Once again, a complete session of the game went by in about two hours. If you have limited time for roleplaying then 3:16 just might be the game to try given how quickly it plays. It's a straight up bug hunt at the beginning, but after a couple of plays I'm starting to see how it could develop into something a bit more interesting by the end of a campaign, with characters really starting to question just what it is they are doing.

If you want to participate in a future game day you can check out the NWARG forums.

Game Day 2/13/10

Sunday, February 14, 2010

Comments on the history of Diaspora

In writing my review of Diaspora I started with what I know of the history of the development of the game, and my interaction with it. As I continued writing I realized that it didn't really contribute to the actual review of the game, so I removed that section and included it in this separate post instead, as I feel it still might be of some interest to those who are unfamiliar with the game.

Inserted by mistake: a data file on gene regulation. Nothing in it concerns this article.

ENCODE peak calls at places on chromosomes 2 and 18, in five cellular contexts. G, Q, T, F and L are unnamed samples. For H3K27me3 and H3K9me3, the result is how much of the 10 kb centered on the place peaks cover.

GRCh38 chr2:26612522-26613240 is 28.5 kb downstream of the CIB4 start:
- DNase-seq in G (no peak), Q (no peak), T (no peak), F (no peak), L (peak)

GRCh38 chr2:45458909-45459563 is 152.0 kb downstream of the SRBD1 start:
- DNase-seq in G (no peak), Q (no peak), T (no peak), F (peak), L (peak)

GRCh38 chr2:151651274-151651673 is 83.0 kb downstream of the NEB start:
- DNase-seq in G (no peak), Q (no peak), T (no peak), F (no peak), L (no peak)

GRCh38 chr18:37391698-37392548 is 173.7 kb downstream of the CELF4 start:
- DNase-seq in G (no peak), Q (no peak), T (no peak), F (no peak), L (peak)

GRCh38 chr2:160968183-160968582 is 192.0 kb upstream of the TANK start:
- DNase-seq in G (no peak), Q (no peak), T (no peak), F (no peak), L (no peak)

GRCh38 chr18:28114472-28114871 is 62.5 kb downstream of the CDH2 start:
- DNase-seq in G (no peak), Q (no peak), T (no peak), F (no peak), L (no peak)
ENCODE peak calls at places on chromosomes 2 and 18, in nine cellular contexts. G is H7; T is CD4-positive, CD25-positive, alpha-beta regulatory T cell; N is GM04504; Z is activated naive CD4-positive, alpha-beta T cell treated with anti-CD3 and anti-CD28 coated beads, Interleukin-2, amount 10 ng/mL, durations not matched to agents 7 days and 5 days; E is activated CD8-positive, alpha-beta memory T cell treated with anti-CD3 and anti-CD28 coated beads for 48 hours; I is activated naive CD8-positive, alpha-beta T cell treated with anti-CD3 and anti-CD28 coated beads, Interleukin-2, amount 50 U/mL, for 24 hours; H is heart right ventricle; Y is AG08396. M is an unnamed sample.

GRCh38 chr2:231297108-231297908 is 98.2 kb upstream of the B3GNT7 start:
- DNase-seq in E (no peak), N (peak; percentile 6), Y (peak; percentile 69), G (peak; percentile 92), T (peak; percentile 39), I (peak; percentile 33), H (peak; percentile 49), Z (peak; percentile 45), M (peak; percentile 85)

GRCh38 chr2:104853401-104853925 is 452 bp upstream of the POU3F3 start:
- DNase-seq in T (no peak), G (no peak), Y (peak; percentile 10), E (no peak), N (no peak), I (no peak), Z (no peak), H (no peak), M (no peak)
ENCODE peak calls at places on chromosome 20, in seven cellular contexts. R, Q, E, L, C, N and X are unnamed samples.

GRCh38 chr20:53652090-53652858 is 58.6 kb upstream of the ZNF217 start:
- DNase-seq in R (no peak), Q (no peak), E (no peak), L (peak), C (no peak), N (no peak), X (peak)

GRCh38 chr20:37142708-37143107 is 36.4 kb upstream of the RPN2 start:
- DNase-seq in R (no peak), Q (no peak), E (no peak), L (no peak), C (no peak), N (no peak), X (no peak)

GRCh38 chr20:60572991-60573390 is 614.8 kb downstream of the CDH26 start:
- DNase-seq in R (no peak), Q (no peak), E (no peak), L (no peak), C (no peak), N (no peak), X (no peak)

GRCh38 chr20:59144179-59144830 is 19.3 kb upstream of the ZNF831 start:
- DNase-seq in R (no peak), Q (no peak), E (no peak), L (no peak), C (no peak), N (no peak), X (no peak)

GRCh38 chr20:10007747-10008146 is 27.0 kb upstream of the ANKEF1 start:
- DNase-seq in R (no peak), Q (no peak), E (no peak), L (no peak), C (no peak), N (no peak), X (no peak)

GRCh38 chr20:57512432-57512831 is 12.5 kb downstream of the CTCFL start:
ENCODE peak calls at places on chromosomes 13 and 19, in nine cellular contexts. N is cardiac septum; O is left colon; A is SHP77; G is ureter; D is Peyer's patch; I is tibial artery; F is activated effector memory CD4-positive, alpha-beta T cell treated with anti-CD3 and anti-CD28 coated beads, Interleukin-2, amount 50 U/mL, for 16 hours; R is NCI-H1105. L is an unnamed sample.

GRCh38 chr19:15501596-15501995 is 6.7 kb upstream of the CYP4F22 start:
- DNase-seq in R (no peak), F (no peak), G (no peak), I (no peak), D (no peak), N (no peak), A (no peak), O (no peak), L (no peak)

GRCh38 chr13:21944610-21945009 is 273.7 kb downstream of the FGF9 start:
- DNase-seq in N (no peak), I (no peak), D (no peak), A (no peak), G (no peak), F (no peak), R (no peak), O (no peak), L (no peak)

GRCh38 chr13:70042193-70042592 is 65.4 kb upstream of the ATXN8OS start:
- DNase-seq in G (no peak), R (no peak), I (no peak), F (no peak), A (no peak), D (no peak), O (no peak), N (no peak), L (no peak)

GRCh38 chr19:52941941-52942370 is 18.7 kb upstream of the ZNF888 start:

I first became aware of this game back when it was called Spirit of the Far Future, which was an attempt to develop a version of Traveller using the Fate system. This was a couple of years ago, just before the release of the Mongoose published version of Traveller. It had been announced that Traveller would be released under the OGL, and I believe that the designers of Spirit of the Far Future hoped that the application would be broad enough to allow for a version of the rules to be developed using the Fate system. When more details came out about how the OGL would be applied I believe it became apparent that this wouldn't be the case.